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Idol Chatter

‘Shotgun Stories': My DVD Pick of the Week

While I know summer is here and we are all looking for perhaps lighter fare to watch on a Friday night, I stumbled across a fairly recent release that is haunting but yet not overly dark. “Shotgun Stories”is the tale of two sets of brothers who must decide if they will carry on a longstanding blood fued with each other, or if they will forgive and move on with their individual lives. It’s a movie that lingers but doesn’t bludgeon you with its sometimes unsettling subject matter, which is why this unsung treasure is my DVD pick for this week.
The movie opens in rural Arkansas at the funeral of a man who was an absentee father to three boys he dismissively named Son ,Kid, and Boy. At the funeral these sons collide with the four young men who comprise the second family of the dead man who remember their father as a good Christian man who had changed his ways and had become a community legend. Hate, bitterness, and revenge fester between the two families threatening to destroy all of them bit by bit.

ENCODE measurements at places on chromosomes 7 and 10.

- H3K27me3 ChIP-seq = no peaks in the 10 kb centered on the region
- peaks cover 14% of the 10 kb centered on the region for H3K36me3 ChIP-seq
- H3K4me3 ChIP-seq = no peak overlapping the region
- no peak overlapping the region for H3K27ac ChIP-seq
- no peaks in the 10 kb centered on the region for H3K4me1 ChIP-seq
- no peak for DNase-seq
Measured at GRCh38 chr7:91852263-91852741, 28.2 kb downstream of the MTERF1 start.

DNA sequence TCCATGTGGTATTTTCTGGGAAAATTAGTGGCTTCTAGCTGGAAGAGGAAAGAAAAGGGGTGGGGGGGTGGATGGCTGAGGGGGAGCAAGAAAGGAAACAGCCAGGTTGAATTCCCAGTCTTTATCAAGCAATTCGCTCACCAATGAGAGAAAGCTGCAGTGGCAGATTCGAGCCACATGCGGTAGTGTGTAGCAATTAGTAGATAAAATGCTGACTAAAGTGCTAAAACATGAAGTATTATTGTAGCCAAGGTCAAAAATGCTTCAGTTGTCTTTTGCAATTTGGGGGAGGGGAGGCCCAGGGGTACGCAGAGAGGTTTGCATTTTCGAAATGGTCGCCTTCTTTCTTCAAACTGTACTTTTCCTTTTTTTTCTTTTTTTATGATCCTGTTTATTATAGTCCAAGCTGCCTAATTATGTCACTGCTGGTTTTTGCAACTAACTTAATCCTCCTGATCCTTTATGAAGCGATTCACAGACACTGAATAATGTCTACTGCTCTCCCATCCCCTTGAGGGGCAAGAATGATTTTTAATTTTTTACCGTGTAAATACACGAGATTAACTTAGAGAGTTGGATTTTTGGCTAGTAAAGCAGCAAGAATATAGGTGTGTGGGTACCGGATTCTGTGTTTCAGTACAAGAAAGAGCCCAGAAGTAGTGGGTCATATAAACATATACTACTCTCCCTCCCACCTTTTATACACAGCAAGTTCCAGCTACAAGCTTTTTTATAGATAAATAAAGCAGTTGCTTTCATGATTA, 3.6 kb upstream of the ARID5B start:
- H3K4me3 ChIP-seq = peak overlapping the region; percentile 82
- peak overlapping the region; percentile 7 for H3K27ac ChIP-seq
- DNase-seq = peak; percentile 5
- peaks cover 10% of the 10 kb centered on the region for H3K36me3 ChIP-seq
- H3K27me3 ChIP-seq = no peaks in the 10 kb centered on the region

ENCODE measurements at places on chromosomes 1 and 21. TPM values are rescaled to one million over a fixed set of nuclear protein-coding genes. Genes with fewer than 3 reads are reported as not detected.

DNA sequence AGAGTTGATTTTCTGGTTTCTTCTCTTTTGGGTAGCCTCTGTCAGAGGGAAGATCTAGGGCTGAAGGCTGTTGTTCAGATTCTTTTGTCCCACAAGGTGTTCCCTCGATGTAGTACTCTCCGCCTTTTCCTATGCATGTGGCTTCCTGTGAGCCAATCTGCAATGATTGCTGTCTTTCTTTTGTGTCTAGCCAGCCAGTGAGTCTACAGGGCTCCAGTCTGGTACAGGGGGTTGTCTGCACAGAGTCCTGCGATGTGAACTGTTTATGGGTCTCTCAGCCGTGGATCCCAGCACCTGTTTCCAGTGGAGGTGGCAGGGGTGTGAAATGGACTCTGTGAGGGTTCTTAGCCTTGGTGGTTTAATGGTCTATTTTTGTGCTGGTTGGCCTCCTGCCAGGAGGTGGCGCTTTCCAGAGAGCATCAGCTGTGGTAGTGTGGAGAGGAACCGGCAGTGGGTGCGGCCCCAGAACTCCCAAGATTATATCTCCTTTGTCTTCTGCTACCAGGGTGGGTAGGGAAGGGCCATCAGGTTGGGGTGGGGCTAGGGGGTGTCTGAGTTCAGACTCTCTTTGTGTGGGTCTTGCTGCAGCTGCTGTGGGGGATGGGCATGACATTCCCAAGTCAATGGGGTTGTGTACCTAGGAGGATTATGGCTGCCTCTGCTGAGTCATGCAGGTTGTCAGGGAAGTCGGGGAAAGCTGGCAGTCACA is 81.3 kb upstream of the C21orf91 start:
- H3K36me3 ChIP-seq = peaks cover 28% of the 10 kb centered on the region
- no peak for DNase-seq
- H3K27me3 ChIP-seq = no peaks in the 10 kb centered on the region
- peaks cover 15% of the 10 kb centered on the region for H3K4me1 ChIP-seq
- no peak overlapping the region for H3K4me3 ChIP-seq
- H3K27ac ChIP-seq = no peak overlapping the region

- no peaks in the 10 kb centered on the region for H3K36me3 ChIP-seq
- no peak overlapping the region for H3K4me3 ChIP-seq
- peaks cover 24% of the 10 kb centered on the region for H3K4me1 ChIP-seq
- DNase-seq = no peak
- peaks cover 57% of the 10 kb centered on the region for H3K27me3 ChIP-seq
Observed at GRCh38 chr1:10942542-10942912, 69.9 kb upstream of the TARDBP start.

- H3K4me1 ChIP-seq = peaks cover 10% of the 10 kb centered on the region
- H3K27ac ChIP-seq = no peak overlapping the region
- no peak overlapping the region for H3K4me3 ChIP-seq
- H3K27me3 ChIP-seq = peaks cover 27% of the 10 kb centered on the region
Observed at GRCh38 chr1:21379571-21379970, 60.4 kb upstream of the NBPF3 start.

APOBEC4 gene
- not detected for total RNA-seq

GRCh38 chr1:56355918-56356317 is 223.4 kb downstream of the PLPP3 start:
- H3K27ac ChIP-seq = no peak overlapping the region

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In some ways the style of this film will remind viewers of movies like “Fargo” or maybe even “A Simple Plan” in the way it weaves a tale of escalated violence and revenge that spills over onto many lives until chaos reigns, but in many ways “Shotgun Stories” is a superior film. The violence is shown only fleetingly here, and the choices are more complex
The ending of the movie is also surprisingly more hopeful and redemptive than you might expect, considering the paths the film goes down. And where films like “Fargo” tend to lean more toward a slightly nihilistic view of “God’s not there or God doesn’t care,” I think this movie does embrace a transcendent view of the human spirit in that the brothers realize they cannot change on their own.
So I can’t recommend “Shotgun Stories” as a traditional “feel-good” movie to start the summer season, but I certainly recommend it as a smart, sensitive movie that provides its own kind of moral and inspirational lesson about forgiveness and reconciliation. It might even make you look at those typical family barbeques a little bit differently.

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